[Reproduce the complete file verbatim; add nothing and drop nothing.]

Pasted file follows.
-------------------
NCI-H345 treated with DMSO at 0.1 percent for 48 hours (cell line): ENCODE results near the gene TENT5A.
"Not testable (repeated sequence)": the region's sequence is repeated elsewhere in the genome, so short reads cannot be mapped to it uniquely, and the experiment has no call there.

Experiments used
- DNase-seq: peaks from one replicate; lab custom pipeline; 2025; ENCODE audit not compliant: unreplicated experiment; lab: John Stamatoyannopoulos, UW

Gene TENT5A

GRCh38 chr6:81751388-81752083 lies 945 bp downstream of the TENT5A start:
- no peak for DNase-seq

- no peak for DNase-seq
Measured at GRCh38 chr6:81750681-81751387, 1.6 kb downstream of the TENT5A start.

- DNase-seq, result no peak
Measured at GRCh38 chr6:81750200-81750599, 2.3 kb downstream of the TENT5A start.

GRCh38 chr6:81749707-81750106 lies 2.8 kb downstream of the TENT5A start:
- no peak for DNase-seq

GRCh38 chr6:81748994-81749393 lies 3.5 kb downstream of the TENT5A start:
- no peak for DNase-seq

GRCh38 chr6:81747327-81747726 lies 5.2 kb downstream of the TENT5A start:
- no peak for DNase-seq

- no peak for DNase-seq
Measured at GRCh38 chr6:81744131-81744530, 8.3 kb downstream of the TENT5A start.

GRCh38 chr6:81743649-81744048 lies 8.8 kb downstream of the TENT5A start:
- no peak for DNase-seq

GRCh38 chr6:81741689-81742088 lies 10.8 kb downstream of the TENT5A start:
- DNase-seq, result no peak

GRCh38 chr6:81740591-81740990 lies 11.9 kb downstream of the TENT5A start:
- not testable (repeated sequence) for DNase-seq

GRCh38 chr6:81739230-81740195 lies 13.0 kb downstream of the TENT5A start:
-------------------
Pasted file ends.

NCI-H345 treated with DMSO at 0.1 percent for 48 hours (cell line): ENCODE results near the gene TENT5A.
"Not testable (repeated sequence)": the region's sequence is repeated elsewhere in the genome, so short reads cannot be mapped to it uniquely, and the experiment has no call there.

Experiments used
- DNase-seq: peaks from one replicate; lab custom pipeline; 2025; ENCODE audit not compliant: unreplicated experiment; lab: John Stamatoyannopoulos, UW

Gene TENT5A

GRCh38 chr6:81751388-81752083 lies 945 bp downstream of the TENT5A start:
- no peak for DNase-seq

- no peak for DNase-seq
Measured at GRCh38 chr6:81750681-81751387, 1.6 kb downstream of the TENT5A start.

- DNase-seq, result no peak
Measured at GRCh38 chr6:81750200-81750599, 2.3 kb downstream of the TENT5A start.

GRCh38 chr6:81749707-81750106 lies 2.8 kb downstream of the TENT5A start:
- no peak for DNase-seq

GRCh38 chr6:81748994-81749393 lies 3.5 kb downstream of the TENT5A start:
- no peak for DNase-seq

GRCh38 chr6:81747327-81747726 lies 5.2 kb downstream of the TENT5A start:
- no peak for DNase-seq

- no peak for DNase-seq
Measured at GRCh38 chr6:81744131-81744530, 8.3 kb downstream of the TENT5A start.

GRCh38 chr6:81743649-81744048 lies 8.8 kb downstream of the TENT5A start:
- no peak for DNase-seq

GRCh38 chr6:81741689-81742088 lies 10.8 kb downstream of the TENT5A start:
- DNase-seq, result no peak

GRCh38 chr6:81740591-81740990 lies 11.9 kb downstream of the TENT5A start:
- not testable (repeated sequence) for DNase-seq

GRCh38 chr6:81739230-81740195 lies 13.0 kb downstream of the TENT5A start: